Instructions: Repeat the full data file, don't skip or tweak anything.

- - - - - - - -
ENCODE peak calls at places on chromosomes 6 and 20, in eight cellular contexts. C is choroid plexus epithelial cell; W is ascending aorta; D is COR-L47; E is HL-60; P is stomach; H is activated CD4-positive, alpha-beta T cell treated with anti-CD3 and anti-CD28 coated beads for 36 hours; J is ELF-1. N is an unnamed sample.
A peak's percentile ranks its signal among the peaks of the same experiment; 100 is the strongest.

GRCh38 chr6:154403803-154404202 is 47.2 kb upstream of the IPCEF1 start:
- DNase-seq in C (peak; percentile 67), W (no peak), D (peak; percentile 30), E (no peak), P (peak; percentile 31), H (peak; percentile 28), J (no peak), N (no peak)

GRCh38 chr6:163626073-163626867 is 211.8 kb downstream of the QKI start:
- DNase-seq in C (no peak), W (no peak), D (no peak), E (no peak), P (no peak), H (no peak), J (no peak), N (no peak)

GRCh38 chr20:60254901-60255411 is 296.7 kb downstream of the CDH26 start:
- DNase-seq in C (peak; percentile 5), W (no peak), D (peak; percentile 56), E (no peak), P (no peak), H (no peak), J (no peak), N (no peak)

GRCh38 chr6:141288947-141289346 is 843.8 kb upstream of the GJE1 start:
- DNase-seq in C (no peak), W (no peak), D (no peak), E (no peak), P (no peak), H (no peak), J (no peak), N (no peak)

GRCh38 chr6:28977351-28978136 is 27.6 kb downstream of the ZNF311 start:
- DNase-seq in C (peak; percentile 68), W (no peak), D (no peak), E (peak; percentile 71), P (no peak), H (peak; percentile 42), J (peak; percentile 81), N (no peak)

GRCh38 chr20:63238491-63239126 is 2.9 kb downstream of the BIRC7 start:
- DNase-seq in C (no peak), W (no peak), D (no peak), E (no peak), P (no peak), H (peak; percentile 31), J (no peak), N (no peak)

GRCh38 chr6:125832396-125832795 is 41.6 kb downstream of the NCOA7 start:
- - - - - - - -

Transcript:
ENCODE peak calls at places on chromosomes 6 and 20, in eight cellular contexts. C is choroid plexus epithelial cell; W is ascending aorta; D is COR-L47; E is HL-60; P is stomach; H is activated CD4-positive, alpha-beta T cell treated with anti-CD3 and anti-CD28 coated beads for 36 hours; J is ELF-1. N is an unnamed sample.
A peak's percentile ranks its signal among the peaks of the same experiment; 100 is the strongest.

GRCh38 chr6:154403803-154404202 is 47.2 kb upstream of the IPCEF1 start:
- DNase-seq in C (peak; percentile 67), W (no peak), D (peak; percentile 30), E (no peak), P (peak; percentile 31), H (peak; percentile 28), J (no peak), N (no peak)

GRCh38 chr6:163626073-163626867 is 211.8 kb downstream of the QKI start:
- DNase-seq in C (no peak), W (no peak), D (no peak), E (no peak), P (no peak), H (no peak), J (no peak), N (no peak)

GRCh38 chr20:60254901-60255411 is 296.7 kb downstream of the CDH26 start:
- DNase-seq in C (peak; percentile 5), W (no peak), D (peak; percentile 56), E (no peak), P (no peak), H (no peak), J (no peak), N (no peak)

GRCh38 chr6:141288947-141289346 is 843.8 kb upstream of the GJE1 start:
- DNase-seq in C (no peak), W (no peak), D (no peak), E (no peak), P (no peak), H (no peak), J (no peak), N (no peak)

GRCh38 chr6:28977351-28978136 is 27.6 kb downstream of the ZNF311 start:
- DNase-seq in C (peak; percentile 68), W (no peak), D (no peak), E (peak; percentile 71), P (no peak), H (peak; percentile 42), J (peak; percentile 81), N (no peak)

GRCh38 chr20:63238491-63239126 is 2.9 kb downstream of the BIRC7 start:
- DNase-seq in C (no peak), W (no peak), D (no peak), E (no peak), P (no peak), H (peak; percentile 31), J (no peak), N (no peak)

GRCh38 chr6:125832396-125832795 is 41.6 kb downstream of the NCOA7 start: